Similarly, obese dogs can also be at an increased risk for heatstroke because they can’t regulate their body temperature effectively.
In addition to the factors mentioned above, there are several dog breeds that are more at risk of developing heatstroke.
Many are brachycephalic breeds (flat-faced), while others have thick, double coats. Also, dogs with darker coats absorb more heat than those with lighter coats.
If you have one of the following breeds, you might want to take extra precautions when temperatures start to rise.
The Chow Chow's thick, double coat makes them a prime target for heatstroke. The layered coat makes it challenging to release excess heat, keeping the heat trapped in the body.
This majestic pup would prefer to lounge on your lap inside, which is for the best. The Shih Tzu is one of many flat-faced breeds that struggle when it gets hot because it's more difficult for them to cool themselves. Dogs cool down by panting, and brachycephalic breeds already work harder to breathe due to their shorter facial structure.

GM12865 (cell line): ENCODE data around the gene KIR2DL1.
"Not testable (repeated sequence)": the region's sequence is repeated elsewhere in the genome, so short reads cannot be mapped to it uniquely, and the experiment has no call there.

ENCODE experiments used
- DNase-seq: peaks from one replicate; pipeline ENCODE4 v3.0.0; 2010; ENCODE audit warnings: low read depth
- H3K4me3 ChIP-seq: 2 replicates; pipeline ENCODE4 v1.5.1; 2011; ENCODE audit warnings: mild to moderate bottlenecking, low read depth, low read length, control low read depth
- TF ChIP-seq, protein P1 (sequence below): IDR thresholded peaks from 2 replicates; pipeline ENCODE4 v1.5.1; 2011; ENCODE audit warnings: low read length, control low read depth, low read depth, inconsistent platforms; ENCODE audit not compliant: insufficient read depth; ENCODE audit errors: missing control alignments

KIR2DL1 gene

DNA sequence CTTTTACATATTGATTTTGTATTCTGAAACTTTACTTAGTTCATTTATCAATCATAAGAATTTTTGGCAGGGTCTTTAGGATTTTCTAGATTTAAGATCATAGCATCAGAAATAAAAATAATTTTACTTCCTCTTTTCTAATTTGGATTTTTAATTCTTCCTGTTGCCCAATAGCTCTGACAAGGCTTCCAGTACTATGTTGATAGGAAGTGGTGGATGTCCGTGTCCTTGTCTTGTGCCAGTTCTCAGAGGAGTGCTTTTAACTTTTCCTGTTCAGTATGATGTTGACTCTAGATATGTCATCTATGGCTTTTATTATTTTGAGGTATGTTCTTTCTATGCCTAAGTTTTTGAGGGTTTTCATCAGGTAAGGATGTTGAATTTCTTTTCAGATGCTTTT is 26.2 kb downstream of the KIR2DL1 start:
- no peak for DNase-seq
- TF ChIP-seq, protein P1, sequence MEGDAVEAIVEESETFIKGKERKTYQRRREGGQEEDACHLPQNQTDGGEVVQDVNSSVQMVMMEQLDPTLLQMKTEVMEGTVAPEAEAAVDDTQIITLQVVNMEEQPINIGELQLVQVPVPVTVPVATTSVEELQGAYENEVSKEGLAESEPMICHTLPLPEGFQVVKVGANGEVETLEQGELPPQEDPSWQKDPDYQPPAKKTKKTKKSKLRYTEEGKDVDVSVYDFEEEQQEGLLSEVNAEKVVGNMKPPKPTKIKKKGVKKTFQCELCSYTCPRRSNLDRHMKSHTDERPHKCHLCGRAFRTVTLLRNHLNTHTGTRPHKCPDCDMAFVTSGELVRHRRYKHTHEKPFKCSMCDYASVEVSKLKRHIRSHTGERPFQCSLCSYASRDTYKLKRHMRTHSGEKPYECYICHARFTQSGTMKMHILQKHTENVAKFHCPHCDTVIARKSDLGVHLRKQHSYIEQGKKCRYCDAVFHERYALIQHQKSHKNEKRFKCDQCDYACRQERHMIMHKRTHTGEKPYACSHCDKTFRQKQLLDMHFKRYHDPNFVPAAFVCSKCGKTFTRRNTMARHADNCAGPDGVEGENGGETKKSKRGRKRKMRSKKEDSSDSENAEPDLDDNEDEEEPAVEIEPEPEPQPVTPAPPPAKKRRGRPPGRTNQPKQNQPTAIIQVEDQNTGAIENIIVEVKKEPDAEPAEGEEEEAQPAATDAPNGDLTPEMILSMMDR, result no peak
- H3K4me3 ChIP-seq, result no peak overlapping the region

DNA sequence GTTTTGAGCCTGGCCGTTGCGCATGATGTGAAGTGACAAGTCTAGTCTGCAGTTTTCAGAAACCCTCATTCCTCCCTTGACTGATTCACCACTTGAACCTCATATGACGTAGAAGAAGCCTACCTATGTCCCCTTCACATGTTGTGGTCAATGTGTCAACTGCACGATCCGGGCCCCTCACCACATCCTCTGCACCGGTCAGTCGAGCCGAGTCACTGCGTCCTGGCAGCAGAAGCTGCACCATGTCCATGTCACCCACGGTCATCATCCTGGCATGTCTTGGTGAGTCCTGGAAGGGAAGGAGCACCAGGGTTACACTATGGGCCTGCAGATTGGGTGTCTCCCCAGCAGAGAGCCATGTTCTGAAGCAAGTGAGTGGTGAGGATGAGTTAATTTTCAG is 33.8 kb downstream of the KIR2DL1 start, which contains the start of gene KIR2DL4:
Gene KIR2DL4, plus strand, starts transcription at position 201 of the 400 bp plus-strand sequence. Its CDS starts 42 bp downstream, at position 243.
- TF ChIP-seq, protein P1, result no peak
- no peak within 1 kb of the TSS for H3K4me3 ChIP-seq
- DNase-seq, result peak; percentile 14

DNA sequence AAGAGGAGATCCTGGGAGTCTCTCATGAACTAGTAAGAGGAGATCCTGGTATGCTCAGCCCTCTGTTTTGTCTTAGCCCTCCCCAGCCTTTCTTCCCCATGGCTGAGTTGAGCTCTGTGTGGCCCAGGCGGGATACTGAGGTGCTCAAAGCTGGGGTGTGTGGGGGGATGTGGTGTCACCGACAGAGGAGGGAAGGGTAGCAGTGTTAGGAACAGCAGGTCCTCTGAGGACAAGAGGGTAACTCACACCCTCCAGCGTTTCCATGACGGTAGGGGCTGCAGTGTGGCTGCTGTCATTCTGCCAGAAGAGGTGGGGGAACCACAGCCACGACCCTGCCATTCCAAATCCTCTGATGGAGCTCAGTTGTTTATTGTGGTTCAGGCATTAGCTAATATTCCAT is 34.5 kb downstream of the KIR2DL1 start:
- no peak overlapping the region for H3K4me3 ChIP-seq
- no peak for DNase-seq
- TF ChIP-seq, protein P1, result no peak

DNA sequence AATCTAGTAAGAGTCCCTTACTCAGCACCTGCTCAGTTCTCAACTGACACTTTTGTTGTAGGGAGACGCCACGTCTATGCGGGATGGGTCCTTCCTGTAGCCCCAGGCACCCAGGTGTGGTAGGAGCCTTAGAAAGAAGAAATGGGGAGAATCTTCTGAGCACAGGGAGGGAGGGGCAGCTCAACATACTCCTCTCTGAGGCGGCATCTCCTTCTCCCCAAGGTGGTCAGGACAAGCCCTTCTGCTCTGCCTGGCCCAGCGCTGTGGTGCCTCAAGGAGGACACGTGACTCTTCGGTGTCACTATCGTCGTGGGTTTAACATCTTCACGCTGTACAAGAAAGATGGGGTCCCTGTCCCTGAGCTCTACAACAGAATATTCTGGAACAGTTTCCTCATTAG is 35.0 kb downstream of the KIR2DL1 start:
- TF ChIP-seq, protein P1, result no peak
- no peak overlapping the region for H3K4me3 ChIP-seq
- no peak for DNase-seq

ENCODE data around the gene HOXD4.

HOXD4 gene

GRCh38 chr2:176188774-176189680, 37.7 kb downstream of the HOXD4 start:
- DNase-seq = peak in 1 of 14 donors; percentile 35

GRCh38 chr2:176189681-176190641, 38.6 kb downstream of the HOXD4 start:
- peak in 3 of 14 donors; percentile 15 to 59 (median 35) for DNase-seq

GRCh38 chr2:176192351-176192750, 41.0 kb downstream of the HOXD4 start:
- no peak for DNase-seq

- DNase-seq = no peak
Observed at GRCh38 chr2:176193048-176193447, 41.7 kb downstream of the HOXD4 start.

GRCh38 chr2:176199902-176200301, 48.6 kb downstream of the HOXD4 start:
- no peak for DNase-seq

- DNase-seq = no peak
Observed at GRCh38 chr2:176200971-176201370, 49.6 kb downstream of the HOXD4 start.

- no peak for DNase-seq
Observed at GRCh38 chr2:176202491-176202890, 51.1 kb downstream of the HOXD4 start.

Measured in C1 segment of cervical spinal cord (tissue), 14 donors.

If you've got Pekingese, keeping them cool when it gets hot is essential. They can't cool themselves as effectively as other breeds and will overheat faster than many other pups.
The Pug is another short-snouted dog that already has breathing issues. So, when it gets hot, they can't keep up with the heat and won't be able to cool down before heatstroke starts to take over.
The French Bulldog has an extremely short breathing system, making this breed highly susceptible to heatstroke. It's best to leave your Frenchie inside once temperatures start to hit 85 degrees unless you’re going for a short walk.